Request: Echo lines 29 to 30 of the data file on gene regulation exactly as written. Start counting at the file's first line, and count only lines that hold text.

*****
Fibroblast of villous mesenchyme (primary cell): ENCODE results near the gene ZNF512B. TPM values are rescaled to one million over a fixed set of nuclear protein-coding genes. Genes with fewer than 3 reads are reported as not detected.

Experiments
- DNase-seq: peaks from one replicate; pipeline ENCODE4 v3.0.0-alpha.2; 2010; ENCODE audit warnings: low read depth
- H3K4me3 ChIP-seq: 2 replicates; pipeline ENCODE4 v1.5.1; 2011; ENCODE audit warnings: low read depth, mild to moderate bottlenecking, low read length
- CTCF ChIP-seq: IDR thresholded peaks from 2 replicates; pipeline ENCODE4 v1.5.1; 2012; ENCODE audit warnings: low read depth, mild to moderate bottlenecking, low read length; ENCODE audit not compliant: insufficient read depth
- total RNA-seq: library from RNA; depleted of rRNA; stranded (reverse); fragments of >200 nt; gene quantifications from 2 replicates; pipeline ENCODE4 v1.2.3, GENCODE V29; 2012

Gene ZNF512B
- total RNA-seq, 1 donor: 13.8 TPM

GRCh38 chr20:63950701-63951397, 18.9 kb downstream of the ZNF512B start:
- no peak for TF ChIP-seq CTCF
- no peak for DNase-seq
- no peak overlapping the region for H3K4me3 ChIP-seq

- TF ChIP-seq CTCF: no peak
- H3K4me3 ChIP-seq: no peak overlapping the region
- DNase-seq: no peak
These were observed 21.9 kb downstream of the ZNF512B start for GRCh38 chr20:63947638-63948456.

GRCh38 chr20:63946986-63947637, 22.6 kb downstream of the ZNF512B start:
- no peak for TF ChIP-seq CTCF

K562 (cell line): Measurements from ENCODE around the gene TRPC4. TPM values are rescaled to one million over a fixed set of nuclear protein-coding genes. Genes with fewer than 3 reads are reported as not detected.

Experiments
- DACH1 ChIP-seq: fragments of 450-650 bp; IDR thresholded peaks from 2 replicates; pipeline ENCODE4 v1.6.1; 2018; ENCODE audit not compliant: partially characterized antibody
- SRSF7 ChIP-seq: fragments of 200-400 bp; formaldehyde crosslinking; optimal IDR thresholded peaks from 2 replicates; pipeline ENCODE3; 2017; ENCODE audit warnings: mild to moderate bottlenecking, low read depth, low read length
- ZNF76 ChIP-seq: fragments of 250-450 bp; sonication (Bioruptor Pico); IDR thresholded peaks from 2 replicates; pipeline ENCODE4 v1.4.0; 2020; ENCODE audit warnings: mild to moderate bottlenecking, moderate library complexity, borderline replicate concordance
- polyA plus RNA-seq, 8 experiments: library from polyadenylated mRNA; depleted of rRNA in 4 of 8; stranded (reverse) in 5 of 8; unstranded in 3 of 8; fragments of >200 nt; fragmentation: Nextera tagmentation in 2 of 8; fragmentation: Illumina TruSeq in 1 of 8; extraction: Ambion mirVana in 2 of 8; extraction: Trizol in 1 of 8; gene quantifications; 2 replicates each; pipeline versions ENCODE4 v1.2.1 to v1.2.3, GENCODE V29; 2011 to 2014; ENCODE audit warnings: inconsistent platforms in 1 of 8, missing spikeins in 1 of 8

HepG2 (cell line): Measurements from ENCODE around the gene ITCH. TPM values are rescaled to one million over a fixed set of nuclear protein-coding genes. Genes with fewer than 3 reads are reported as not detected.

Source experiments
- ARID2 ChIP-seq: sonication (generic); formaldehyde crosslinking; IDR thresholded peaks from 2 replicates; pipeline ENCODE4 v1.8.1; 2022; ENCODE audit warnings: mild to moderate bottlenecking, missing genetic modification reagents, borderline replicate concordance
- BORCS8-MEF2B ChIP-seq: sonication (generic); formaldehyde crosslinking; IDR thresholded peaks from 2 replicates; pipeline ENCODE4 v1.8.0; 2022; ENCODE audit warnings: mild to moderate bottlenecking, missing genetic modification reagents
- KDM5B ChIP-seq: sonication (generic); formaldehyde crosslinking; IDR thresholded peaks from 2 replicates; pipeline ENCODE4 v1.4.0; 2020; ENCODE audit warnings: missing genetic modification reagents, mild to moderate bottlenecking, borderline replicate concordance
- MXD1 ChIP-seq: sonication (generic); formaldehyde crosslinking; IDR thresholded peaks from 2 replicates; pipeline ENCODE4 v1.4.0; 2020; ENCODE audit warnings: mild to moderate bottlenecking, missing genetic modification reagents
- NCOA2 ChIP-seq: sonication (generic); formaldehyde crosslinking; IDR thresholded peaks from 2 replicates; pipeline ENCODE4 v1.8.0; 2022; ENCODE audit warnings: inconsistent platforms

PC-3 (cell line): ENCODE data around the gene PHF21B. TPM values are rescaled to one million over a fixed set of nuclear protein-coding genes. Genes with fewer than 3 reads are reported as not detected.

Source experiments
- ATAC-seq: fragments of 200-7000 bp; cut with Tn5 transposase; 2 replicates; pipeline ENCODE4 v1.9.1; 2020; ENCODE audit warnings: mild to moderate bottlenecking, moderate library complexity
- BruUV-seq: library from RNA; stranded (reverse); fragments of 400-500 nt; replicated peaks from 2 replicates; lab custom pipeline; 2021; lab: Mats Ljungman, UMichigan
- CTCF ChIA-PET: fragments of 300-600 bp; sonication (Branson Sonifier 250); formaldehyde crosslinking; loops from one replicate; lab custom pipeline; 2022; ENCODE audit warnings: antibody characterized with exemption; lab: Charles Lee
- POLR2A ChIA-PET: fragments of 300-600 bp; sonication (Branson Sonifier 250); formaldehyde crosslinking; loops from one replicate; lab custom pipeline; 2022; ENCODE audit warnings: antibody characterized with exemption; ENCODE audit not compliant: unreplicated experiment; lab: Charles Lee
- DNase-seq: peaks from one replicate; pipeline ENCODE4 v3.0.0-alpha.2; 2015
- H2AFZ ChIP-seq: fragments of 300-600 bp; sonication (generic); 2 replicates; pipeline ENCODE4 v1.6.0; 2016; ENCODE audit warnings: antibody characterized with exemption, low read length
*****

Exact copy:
- KDM5B ChIP-seq: sonication (generic); formaldehyde crosslinking; IDR thresholded peaks from 2 replicates; pipeline ENCODE4 v1.4.0; 2020; ENCODE audit warnings: missing genetic modification reagents, mild to moderate bottlenecking, borderline replicate concordance
- MXD1 ChIP-seq: sonication (generic); formaldehyde crosslinking; IDR thresholded peaks from 2 replicates; pipeline ENCODE4 v1.4.0; 2020; ENCODE audit warnings: mild to moderate bottlenecking, missing genetic modification reagents